Really, it comes down to if you like everything about fruit except the sweetness, or if you’ve been questing for a fruit bar that won’t make your fingers sticky. If either of those qualities defines you, then you’ll want to pick up these bars. For everyone else, I’d suggest giving one a try, if for no other reason than the novel experience.
Would I Recommend Them: Sure, if you need a healthier alternative to a Snickers.
Would I Buy Them Again: I’d buy these before any of the other Trader Joe’s Fruit bars, just because they’re less sticky.
Final Synopsis: A hefty fruit bar that isn’t all that sweet.
I’ve got to hand it to Trader Joe’s Chickenless Crispy Tenders – they’re some of the best fake meat I’ve had to date. I’ve commented before on the common pitfalls of vegetarian cuisine attempting to ape meat instead of just doing its own thing. Usually this ends in a painfully tortured product name that attempts to acknowledge that it’s totally vegetarian but tastes just like meat, wink wink. (cf. Tofurkey). Generally this is an outrageous lie, or, more generously, extremely wishful thinking by a meat-starved demographic.
I’ve already expounded on my metaphysical sympathy for vegetarians. I can support the cause – I advocate the idea of abstaining from meat, and would do so myself if only my intensely bon vivant lifestyle would allow for it. Nevertheless, like the soy creamy ice cream substitute before it, I bought some crispy chickenless teneder because I needed a non-meat alternative for my (one) vegan friend. As fate would have it, I accidentally forgot to cook them in time for the meal, she ended up having nothing, and I was left with these chickenless tenders until tonight, when continued poor planning left me with nothing else in the house to eat.
Fortunately, Trader Joe’s Chickenless Tenders are not just edible, but downright tasty. They actually taste more or less like chicken tenders. How close? Close enough you could probably fool an unwary guest if you served them up without fanfare. There is still that tell-tale aftertaste of “soy-ness” that hangs around, but it’s pretty mild and is more or less totally cloaked by whatever dipping sauces or dressings you’re going to be ingesting the chicken tenders with. The only strange part is that the strips have been “breaded” in a variety of oats and flours that result in a crumbly, quasi breading that’s generally inferior to ordinary breading. The reason for this substitution, I cannot quite fathom.
TJ’s has managed to capture not just the taste, but also the texture of breaded chicken strips. The tenders are precisely that, coming out of the oven tender, moist, and just toothsome enough to give you a nice balance between chewy and yielding. They even pull apart more or less like real chicken, which is a difficult feat to accomplish when your medium is soy protein isolate.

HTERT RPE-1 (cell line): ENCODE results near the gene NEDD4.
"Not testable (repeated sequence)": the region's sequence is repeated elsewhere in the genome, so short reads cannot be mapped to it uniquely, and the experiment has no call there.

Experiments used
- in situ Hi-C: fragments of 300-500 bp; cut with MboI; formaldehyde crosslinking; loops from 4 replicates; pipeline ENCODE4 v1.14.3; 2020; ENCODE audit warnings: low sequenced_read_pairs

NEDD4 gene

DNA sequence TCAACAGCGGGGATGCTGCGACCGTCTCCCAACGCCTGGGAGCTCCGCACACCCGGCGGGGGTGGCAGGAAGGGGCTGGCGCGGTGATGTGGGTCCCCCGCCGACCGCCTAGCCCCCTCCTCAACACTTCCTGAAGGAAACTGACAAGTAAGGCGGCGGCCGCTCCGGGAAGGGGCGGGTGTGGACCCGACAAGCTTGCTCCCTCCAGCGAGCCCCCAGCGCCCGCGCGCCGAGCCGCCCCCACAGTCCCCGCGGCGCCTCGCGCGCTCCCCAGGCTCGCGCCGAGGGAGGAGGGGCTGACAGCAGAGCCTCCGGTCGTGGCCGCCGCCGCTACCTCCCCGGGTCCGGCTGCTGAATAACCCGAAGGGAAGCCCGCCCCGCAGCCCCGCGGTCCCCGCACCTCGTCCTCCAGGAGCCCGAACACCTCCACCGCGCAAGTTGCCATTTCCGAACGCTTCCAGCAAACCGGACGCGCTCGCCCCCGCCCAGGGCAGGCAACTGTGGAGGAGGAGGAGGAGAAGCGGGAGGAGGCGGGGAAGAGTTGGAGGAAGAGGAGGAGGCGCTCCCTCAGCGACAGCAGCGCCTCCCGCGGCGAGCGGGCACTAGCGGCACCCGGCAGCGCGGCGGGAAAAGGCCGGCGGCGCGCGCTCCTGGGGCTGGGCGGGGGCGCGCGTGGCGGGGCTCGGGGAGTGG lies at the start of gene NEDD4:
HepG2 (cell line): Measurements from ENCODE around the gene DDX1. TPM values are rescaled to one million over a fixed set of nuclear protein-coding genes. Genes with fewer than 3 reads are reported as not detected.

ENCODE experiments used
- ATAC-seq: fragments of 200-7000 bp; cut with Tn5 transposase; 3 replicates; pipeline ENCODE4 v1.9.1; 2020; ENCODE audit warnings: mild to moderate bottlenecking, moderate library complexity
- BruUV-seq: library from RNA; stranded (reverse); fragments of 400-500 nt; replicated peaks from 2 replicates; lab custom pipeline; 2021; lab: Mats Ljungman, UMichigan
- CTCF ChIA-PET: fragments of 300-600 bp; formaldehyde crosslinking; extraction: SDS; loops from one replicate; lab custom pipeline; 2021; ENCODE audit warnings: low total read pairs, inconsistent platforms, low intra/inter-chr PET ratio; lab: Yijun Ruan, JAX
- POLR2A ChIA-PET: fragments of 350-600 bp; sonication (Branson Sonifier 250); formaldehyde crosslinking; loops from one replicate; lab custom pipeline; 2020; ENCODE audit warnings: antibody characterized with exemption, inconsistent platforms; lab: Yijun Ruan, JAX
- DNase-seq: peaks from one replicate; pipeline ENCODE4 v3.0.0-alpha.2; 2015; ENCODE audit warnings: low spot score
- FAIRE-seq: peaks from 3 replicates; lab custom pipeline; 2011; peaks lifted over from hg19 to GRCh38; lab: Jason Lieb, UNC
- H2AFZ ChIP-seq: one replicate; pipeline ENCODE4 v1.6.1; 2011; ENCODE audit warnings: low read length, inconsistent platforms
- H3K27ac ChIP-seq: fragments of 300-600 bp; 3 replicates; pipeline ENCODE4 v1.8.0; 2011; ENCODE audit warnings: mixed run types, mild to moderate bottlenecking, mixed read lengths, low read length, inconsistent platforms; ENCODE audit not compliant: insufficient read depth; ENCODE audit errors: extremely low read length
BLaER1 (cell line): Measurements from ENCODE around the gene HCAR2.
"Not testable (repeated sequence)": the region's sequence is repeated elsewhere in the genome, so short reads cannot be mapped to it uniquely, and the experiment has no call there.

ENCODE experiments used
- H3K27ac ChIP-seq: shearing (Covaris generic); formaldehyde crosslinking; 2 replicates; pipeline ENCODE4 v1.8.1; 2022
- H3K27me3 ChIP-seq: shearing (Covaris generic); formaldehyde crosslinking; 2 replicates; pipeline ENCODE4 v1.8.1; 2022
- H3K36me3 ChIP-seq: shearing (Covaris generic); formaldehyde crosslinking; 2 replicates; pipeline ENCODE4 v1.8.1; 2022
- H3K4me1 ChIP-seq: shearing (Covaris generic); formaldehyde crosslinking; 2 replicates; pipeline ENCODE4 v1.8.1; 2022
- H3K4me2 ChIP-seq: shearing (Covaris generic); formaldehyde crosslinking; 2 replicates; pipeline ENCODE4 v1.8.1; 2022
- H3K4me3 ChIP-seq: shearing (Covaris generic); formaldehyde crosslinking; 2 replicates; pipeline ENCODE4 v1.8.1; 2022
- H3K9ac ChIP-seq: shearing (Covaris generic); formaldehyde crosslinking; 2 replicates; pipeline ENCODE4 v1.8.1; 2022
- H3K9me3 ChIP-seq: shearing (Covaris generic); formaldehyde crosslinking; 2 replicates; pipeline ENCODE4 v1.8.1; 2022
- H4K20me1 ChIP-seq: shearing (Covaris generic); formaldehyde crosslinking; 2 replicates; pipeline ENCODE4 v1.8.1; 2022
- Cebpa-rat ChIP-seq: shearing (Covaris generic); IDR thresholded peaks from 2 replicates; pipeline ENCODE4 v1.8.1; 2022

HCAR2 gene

How did TJ’s manage such a thing? I have no idea, but apparently it involves a large number of strange sounding, if allegedly natural, ingredients.
Water, soy protein isolate, and canola oil make up the first three ingredients, naturally enough. It might seem unusual that oil is ingredient #3, but remember that these are oven-baked “chicken” fingers we’re talking about. Like fish and or shrimp nuggets, when you take them out of the oven you’re going to be picking them up out of a little pool of their own oil.
After these three ingredients things get a little crazy. Pea protein pops up in a prominent position. Are peas known for their protein? Is it possible to tell someone, out loud, that your food has a lot of pea protein in it and not make it sound like an unspeakable form of bio-waste recycling? Not as far as I’m concerned.
After that we get into the ancient grain flours – including quinoa (natch), millet, and everyone’s favorite, amaranth. Rounding all that out is a good helping of Kamut®. “What the hell is Kamut®, and why is it trademarked?” is the very reasonable question you might be asking yourself right now. We’ll have to save that can of worms for another day, but the short answer is it’s a proprietary form of ancient wheat known as Khorasan wheat, originally from round about Afghanistan and nowadays lorded over by two Montana farmers. Also there’s beet root fiber in the tenders.
Somehow, in the end, all of this comes together to make strangely delicious vegan chicken tenders, with only thrice the fat of regular chicken tenders. For me it’s less important how it all works out, then the fact that it does. They might not replace regular, flesh and blood chicken in my life, but it’s good to know there’s a good back up option should it ever come to it.
Would I Recommend It: I would, if you’re a vegan/vegetarian.
Would I Buy It Again: This seems like a good fit for Meatless Monday.